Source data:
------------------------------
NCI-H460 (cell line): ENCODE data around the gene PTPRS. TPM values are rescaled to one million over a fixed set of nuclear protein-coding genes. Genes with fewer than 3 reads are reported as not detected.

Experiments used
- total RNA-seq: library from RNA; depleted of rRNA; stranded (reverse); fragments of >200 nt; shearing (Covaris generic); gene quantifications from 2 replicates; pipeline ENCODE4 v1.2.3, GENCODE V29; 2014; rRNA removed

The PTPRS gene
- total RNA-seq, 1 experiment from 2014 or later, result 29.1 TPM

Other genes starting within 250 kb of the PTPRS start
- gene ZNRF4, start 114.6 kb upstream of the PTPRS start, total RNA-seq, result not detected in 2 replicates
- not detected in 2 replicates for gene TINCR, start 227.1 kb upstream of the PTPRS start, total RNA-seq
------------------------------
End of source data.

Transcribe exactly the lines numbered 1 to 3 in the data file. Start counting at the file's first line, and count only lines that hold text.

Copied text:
NCI-H460 (cell line): ENCODE data around the gene PTPRS. TPM values are rescaled to one million over a fixed set of nuclear protein-coding genes. Genes with fewer than 3 reads are reported as not detected.

Experiments used
- total RNA-seq: library from RNA; depleted of rRNA; stranded (reverse); fragments of >200 nt; shearing (Covaris generic); gene quantifications from 2 replicates; pipeline ENCODE4 v1.2.3, GENCODE V29; 2014; rRNA removed